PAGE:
Ah, an interesting idea, but not a requirement. The Goldman executives then were relying on the law, and the law, simply stated is that investment advisers are not considered fiduciaries.  Without that legally imposed fiduciary duty, the advisers can, legally, engage in transactions that may not be in the best interests of their clients. That is, they are free to sell, sell, sell, products from their firms that make more money for their firms but may not be in the best interests of the client, as was done with the CDOs.   

Goldman has once again turned to the law for its standard of conduct.  This latest seeming betrayal of client trust through a switcheroo in roles illustrates that Goldman does not subscribe to the notion of fiduciary duty when it comes to an investment banker’s role.  One can only hope that the next client realizes that in making a decision to “go with Goldman.”  They should do so with the understanding that Goldman can go with gusto, right to the other side.    


[1] Anupreeta Das amd Gina Chon, “Goldman Switch Irks Clearwire Directors,” Wall Street Journal, March 28, 2011, p. C1.

[2] Wall Street and the Financial Crisis:  The Role of Investment Banks, Hearings of the Permanent Subcommittee on Investigations, April 27, 2010,

[3] Id.

[4] Id.

[5] Id.

About mmjdiary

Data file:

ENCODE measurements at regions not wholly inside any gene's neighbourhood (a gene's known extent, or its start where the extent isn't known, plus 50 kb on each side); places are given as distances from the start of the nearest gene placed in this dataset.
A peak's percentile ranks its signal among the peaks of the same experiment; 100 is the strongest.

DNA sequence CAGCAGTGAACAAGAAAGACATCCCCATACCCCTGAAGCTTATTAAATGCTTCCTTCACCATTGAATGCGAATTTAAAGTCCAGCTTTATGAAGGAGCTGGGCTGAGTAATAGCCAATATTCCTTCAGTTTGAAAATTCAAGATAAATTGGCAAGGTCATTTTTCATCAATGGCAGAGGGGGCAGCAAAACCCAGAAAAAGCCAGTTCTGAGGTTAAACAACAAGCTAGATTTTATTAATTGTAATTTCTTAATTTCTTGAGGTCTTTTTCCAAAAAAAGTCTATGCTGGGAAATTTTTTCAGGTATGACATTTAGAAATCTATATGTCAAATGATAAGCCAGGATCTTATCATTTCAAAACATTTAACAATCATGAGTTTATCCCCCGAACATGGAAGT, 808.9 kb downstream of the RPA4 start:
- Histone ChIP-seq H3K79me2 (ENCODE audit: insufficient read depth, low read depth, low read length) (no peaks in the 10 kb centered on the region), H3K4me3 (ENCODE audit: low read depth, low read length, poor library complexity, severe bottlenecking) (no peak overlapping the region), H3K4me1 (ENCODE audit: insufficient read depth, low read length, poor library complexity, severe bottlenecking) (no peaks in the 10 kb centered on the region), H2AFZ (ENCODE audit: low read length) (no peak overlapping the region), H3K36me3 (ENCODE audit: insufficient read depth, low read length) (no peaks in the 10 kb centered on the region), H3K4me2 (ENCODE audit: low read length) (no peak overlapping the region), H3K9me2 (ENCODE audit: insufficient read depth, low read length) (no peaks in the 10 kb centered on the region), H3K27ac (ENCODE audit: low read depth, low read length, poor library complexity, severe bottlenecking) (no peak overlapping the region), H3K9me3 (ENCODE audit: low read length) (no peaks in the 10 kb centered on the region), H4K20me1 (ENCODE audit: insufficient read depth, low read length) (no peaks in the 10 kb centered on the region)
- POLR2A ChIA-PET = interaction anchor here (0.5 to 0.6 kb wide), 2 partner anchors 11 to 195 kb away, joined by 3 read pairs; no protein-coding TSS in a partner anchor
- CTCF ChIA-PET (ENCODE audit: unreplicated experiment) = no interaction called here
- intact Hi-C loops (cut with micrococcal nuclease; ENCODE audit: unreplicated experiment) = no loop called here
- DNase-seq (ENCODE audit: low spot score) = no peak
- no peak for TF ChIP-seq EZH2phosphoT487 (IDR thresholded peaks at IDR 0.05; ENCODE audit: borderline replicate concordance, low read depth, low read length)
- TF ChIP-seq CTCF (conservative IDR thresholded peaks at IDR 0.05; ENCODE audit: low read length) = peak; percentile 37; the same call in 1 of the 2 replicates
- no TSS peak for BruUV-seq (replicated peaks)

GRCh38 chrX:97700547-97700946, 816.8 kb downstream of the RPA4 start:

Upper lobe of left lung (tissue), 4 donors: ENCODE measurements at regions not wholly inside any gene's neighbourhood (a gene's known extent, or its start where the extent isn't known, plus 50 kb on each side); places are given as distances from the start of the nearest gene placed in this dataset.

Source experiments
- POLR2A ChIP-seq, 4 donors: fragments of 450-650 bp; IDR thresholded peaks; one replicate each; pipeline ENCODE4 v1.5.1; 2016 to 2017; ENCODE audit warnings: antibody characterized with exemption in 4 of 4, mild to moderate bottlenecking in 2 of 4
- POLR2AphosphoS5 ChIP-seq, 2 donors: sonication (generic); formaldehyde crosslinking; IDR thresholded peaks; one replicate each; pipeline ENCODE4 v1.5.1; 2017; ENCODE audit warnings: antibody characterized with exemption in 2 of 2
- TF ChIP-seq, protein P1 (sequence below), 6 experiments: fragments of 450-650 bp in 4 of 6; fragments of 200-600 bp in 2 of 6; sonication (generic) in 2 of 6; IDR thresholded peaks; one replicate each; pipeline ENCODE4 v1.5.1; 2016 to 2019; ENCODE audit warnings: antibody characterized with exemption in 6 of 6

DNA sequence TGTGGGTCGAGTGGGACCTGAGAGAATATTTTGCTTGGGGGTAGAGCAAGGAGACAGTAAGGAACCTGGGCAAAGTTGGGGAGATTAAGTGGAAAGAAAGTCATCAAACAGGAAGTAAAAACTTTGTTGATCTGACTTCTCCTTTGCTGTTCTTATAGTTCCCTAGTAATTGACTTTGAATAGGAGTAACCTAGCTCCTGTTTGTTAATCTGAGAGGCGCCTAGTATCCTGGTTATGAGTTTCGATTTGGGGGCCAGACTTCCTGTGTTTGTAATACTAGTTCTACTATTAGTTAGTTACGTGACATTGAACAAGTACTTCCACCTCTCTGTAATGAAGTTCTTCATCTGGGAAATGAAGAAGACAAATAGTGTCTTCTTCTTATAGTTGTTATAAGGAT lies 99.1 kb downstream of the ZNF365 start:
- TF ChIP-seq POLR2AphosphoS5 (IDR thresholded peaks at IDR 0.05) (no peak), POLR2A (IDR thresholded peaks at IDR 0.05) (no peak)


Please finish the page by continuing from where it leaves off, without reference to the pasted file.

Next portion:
Professor Marianne Jennings is an emeritus professor of legal and ethical studies from the W.P. Carey School of Business at Arizona State University, retiring in 2011 after 35 years of teaching undergraduate and graduate courses in ethics and the legal environment of business. During her tenure at ASU, she served as director of the Joan and David Lincoln Center for Applied Ethics from 1995-1999. In 2006, she was appointed faculty director for the W.P. Carey Executive MBA Program. She has done consulting work for businesses and professional groups including AICPA, Boeing, Dial Corporation, Edward Jones, Mattel, Motorola, CFA Institute, Southern California Edison, the Institute of Internal Auditors, AIMR, DuPont, AES, Blue Cross Blue Shield, Motorola, Hy-Vee Foods, IBM, Bell Helicopter, Amgen, Raytheon, and VIAD. The sixth edition of her textbook, Case Studies in Business Ethics, was published in February 2011. The ninth edition of her textbook, Business: lts Legal, Ethical and Global Environment was published in January 2011. The 23rd edition of her book, Business Law: Principles and Cases, will be published in January 2013. The tenth edition of her book, Real Estate Law, will also be published in January 2013. Her book, A Business Tale: A Story of Ethics, Choices, Success, and a Very Large Rabbit, a fable about business ethics, was chosen by Library Journal in 2004 as its business book of the year. A Business Tale was also a finalist for two other literary awards for 2004. In 2000 her book on corporate governance was published by the New York Times MBA Pocket Series. Her book on long-term success, Building a Business Through Good Times and Bad: Lessons from Fifteen Companies, Each With a Century of Dividends, was published in October 2002 and has been used by Booz, Allen, Hamilton for its work on business longevity. Her latest book, The Seven Signs of Ethical Collapse was published by St. Martin’s Press in July 2006 and has been a finalist for two book awards. Her weekly columns are syndicated around the country, and her work has appeared in the Wall Street Journal, the Chicago Tribune, the New York Times, Washington Post, and the Reader's Digest. A collection of her essays, Nobody Fixes Real Carrot Sticks Anymore, first published in 1994 is still being published. She has been a commentator on business issues on All Things Considered for National Public Radio. She has served on four boards of directors, including Arizona Public Service (1987-2000), Zealous Capital Corporation, and the Center for Children with Chronic Illness and Disability at the University of Minnesota. She was appointed to the board of advisors for the Institute of Nuclear Power Operators in 2004 and served on the board of trustees for Think Arizona, a public policy think tank. She has appeared on CNBC, CBS This Morning, the Today Show, and CBS Evening News. In 2010 she was named one of the Top 100 Thought Leaders in Business Ethics by Trust Across America. Her books have been translated into four different languages. She received the British Emerald award for authoring one of their top 50 articles in management publications, chosen from over 15,000 articles. Personal: Married since 1976 to Terry H. Jennings, Maricopa County Attorney’s Office Deputy County Attorney; five children: Sarah, Sam, and John, and the late Claire and Hannah Jennings.